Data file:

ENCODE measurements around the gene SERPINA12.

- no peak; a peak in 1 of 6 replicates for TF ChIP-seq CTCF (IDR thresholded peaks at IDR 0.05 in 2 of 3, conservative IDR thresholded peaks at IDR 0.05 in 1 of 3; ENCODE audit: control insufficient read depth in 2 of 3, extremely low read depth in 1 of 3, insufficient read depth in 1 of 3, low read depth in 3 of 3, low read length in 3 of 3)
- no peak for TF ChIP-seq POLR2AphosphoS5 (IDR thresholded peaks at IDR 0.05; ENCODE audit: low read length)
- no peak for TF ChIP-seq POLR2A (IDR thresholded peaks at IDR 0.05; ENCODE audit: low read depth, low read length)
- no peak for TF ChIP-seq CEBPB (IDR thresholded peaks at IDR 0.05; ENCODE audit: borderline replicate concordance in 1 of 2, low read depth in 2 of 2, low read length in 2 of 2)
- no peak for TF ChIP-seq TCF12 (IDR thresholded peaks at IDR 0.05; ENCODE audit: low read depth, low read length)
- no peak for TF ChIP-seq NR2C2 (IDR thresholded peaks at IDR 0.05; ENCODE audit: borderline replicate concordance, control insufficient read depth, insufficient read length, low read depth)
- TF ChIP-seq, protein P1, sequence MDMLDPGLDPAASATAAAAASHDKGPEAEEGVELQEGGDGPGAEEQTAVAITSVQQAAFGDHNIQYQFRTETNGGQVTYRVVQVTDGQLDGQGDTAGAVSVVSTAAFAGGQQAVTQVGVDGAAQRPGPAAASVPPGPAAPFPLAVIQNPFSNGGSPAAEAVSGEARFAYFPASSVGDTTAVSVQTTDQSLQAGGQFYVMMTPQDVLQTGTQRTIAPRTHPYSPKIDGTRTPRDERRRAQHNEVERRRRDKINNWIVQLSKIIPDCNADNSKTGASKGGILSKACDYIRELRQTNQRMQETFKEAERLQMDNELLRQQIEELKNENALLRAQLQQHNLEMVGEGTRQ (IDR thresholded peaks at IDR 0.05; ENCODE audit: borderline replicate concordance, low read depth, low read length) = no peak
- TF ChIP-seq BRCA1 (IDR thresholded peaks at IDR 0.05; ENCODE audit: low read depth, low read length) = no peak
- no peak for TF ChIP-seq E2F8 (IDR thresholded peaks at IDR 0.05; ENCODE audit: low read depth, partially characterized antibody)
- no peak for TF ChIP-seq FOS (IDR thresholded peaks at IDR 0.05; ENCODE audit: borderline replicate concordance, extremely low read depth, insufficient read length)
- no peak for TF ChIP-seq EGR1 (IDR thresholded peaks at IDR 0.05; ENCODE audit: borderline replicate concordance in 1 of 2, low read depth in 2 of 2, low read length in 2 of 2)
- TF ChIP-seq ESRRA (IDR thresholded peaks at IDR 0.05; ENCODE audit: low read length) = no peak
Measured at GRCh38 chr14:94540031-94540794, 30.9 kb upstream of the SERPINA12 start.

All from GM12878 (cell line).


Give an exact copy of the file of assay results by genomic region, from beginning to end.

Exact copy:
ENCODE measurements around the gene SERPINA12.

- no peak; a peak in 1 of 6 replicates for TF ChIP-seq CTCF (IDR thresholded peaks at IDR 0.05 in 2 of 3, conservative IDR thresholded peaks at IDR 0.05 in 1 of 3; ENCODE audit: control insufficient read depth in 2 of 3, extremely low read depth in 1 of 3, insufficient read depth in 1 of 3, low read depth in 3 of 3, low read length in 3 of 3)
- no peak for TF ChIP-seq POLR2AphosphoS5 (IDR thresholded peaks at IDR 0.05; ENCODE audit: low read length)
- no peak for TF ChIP-seq POLR2A (IDR thresholded peaks at IDR 0.05; ENCODE audit: low read depth, low read length)
- no peak for TF ChIP-seq CEBPB (IDR thresholded peaks at IDR 0.05; ENCODE audit: borderline replicate concordance in 1 of 2, low read depth in 2 of 2, low read length in 2 of 2)
- no peak for TF ChIP-seq TCF12 (IDR thresholded peaks at IDR 0.05; ENCODE audit: low read depth, low read length)
- no peak for TF ChIP-seq NR2C2 (IDR thresholded peaks at IDR 0.05; ENCODE audit: borderline replicate concordance, control insufficient read depth, insufficient read length, low read depth)
- TF ChIP-seq, protein P1, sequence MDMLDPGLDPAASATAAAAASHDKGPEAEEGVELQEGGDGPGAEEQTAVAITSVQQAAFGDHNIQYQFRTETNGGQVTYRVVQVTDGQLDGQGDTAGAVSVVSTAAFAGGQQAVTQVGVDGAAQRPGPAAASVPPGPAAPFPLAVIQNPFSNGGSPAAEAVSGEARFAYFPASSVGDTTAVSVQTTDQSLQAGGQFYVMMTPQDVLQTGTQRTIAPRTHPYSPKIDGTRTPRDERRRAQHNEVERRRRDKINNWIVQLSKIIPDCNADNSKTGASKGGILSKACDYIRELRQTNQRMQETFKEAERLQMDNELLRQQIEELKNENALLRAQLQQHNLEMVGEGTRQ (IDR thresholded peaks at IDR 0.05; ENCODE audit: borderline replicate concordance, low read depth, low read length) = no peak
- TF ChIP-seq BRCA1 (IDR thresholded peaks at IDR 0.05; ENCODE audit: low read depth, low read length) = no peak
- no peak for TF ChIP-seq E2F8 (IDR thresholded peaks at IDR 0.05; ENCODE audit: low read depth, partially characterized antibody)
- no peak for TF ChIP-seq FOS (IDR thresholded peaks at IDR 0.05; ENCODE audit: borderline replicate concordance, extremely low read depth, insufficient read length)
- no peak for TF ChIP-seq EGR1 (IDR thresholded peaks at IDR 0.05; ENCODE audit: borderline replicate concordance in 1 of 2, low read depth in 2 of 2, low read length in 2 of 2)
- TF ChIP-seq ESRRA (IDR thresholded peaks at IDR 0.05; ENCODE audit: low read length) = no peak
Measured at GRCh38 chr14:94540031-94540794, 30.9 kb upstream of the SERPINA12 start.

All from GM12878 (cell line).